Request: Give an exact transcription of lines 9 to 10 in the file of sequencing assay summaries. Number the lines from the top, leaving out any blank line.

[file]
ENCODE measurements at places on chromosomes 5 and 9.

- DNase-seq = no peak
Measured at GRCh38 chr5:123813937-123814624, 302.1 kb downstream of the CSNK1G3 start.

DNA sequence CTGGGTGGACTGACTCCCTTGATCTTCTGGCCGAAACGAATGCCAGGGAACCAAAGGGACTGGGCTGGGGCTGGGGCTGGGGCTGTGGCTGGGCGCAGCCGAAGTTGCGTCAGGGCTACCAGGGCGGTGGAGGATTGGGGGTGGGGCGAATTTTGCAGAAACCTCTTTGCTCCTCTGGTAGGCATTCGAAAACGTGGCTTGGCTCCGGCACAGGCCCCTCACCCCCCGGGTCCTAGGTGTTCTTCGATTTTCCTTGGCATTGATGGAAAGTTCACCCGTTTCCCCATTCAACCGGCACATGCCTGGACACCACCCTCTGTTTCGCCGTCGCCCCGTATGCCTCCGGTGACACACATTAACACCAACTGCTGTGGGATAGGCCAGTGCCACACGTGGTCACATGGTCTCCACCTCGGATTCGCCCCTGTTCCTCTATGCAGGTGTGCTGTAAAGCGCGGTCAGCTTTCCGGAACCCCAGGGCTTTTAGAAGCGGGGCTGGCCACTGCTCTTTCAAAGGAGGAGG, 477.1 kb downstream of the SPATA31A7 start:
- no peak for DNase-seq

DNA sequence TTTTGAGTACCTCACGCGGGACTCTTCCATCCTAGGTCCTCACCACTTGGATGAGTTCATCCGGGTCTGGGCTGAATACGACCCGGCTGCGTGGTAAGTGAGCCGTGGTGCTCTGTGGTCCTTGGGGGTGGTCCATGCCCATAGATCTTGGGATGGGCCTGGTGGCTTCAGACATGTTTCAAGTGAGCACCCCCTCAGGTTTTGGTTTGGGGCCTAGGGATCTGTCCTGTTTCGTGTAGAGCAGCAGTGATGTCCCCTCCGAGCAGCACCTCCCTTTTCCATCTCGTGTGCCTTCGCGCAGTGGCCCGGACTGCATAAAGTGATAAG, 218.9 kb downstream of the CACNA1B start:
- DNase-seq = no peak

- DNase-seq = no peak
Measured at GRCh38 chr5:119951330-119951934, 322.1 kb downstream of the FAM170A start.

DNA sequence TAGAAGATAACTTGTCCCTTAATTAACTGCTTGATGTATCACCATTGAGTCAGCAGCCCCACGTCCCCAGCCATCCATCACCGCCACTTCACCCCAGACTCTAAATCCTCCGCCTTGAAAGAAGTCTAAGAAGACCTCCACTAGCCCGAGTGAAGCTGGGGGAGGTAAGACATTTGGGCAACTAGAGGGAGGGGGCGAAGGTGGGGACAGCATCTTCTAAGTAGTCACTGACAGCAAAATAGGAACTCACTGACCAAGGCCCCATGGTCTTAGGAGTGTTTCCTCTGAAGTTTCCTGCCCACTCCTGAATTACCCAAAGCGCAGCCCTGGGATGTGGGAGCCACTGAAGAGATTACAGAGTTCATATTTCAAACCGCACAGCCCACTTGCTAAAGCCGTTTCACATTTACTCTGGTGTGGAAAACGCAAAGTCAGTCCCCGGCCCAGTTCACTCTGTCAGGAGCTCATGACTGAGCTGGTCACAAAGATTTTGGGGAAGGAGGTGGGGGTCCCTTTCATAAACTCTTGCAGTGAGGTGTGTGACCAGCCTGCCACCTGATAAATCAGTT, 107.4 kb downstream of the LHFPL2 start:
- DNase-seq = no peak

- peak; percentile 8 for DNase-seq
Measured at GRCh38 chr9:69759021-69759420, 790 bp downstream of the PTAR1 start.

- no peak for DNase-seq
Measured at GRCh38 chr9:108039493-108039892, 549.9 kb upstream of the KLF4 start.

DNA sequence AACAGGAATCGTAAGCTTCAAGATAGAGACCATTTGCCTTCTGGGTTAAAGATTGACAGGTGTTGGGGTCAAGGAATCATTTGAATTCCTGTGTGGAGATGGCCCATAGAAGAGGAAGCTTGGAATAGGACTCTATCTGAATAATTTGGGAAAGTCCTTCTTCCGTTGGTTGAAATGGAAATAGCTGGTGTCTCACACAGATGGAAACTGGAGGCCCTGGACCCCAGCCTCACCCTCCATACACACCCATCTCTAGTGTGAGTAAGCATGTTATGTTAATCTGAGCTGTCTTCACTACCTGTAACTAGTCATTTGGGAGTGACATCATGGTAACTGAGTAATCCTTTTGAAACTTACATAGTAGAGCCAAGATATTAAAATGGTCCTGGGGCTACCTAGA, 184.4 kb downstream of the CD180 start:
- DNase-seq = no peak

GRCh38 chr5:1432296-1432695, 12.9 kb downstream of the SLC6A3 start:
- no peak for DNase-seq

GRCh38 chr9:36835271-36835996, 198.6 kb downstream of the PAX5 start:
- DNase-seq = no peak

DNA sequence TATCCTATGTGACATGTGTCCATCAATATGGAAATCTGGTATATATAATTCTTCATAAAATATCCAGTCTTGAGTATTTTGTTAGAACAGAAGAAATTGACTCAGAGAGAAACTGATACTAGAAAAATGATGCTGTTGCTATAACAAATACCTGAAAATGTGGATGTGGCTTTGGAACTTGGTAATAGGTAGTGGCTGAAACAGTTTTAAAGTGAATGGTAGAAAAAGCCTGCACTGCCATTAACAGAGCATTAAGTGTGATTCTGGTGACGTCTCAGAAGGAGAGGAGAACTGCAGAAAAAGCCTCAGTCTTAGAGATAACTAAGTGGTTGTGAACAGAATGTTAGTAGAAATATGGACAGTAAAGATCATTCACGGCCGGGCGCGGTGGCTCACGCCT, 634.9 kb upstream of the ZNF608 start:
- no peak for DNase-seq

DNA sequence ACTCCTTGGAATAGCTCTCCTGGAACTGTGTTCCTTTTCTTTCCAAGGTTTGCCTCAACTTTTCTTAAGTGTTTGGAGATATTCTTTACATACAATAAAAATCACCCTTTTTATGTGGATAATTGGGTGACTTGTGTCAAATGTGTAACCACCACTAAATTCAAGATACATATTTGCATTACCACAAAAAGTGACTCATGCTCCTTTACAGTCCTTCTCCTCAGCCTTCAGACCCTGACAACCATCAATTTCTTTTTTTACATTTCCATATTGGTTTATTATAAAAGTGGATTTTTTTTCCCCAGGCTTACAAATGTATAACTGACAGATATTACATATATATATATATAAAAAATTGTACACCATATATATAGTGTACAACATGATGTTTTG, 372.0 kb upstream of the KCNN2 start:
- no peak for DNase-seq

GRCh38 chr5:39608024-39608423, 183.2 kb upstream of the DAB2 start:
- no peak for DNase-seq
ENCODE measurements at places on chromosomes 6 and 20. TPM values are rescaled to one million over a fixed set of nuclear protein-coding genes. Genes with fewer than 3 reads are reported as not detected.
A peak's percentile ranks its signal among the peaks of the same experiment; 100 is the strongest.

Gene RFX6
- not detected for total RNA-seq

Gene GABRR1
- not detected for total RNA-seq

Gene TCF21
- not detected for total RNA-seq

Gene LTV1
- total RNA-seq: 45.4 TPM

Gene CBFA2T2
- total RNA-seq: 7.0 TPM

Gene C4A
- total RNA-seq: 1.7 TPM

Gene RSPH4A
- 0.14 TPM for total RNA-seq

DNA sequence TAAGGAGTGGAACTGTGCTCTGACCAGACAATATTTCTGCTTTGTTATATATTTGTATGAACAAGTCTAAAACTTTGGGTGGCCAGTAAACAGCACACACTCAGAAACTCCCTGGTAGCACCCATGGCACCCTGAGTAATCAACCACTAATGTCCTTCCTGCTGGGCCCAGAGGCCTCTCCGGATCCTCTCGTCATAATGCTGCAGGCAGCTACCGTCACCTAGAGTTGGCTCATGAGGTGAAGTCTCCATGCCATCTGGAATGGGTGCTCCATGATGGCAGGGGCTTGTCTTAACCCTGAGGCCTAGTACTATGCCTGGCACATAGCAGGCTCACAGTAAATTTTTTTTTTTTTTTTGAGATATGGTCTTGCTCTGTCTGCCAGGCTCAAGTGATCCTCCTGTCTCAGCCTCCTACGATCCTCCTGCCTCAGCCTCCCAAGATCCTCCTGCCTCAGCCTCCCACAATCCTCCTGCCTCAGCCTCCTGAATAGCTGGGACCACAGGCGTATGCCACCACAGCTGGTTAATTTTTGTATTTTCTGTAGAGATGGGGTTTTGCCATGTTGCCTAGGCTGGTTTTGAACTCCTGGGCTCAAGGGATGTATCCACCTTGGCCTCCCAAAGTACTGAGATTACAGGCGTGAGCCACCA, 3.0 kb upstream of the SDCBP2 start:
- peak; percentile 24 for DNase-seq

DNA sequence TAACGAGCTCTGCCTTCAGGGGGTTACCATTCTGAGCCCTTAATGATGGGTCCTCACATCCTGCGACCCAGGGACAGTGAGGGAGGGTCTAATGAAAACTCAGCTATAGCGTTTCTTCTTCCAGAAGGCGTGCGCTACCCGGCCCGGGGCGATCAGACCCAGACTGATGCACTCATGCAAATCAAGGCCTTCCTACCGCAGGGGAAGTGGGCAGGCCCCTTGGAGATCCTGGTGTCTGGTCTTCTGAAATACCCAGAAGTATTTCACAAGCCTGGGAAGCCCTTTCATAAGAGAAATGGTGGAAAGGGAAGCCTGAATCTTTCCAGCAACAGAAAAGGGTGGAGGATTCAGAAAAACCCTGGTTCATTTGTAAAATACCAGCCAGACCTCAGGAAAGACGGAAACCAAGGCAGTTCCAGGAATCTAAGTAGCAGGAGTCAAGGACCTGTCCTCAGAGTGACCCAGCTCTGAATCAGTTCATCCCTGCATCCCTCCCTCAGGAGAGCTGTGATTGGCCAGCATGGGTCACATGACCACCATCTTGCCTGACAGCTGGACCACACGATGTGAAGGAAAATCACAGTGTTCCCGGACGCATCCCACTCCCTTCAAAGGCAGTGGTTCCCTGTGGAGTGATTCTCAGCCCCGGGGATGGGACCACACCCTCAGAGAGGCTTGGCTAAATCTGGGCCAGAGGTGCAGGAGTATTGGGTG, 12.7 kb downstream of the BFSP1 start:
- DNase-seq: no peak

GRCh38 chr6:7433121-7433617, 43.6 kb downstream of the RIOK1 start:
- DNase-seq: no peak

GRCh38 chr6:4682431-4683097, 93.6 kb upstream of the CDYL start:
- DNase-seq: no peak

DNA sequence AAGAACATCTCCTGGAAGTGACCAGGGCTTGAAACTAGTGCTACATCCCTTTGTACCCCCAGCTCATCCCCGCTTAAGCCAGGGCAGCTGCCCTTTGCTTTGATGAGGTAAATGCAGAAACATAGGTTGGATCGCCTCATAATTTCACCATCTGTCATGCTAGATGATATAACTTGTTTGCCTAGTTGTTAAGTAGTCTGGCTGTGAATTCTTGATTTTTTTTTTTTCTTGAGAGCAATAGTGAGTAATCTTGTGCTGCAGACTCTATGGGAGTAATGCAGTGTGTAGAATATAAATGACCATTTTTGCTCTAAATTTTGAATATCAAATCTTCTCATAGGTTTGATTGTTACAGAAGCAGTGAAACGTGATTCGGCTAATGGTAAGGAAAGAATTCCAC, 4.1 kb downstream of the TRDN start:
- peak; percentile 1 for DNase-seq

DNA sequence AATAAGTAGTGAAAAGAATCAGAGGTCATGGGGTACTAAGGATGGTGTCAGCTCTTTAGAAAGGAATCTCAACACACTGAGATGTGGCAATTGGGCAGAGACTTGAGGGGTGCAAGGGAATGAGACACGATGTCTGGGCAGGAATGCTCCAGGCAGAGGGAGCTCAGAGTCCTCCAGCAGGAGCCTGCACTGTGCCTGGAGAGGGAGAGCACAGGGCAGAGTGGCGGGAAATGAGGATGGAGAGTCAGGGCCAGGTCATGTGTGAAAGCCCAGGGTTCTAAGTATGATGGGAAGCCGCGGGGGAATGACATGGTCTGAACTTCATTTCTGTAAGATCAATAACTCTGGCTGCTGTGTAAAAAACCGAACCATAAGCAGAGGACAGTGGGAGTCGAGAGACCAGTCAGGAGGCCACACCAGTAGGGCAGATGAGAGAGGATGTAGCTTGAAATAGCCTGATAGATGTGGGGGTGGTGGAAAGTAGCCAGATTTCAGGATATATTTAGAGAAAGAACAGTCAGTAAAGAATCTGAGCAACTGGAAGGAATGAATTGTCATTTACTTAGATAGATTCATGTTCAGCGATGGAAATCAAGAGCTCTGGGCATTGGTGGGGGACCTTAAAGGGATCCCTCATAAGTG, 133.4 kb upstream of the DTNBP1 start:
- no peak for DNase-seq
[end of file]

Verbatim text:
Measured at GRCh38 chr5:119951330-119951934, 322.1 kb downstream of the FAM170A start.

DNA sequence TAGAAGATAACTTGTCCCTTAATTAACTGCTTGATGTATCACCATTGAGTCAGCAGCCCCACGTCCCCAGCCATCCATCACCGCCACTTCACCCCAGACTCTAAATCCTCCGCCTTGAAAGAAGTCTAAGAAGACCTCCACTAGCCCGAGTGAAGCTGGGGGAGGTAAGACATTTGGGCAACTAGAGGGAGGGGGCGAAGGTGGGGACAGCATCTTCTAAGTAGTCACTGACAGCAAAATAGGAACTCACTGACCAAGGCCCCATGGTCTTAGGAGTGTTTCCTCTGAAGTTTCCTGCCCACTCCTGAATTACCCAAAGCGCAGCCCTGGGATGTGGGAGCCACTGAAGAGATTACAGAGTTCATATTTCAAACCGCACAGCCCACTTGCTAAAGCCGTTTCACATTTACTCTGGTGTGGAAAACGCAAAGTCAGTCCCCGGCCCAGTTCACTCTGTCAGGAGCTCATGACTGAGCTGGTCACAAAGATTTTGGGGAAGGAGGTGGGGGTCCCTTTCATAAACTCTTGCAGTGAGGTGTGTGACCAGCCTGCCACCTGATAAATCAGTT, 107.4 kb downstream of the LHFPL2 start: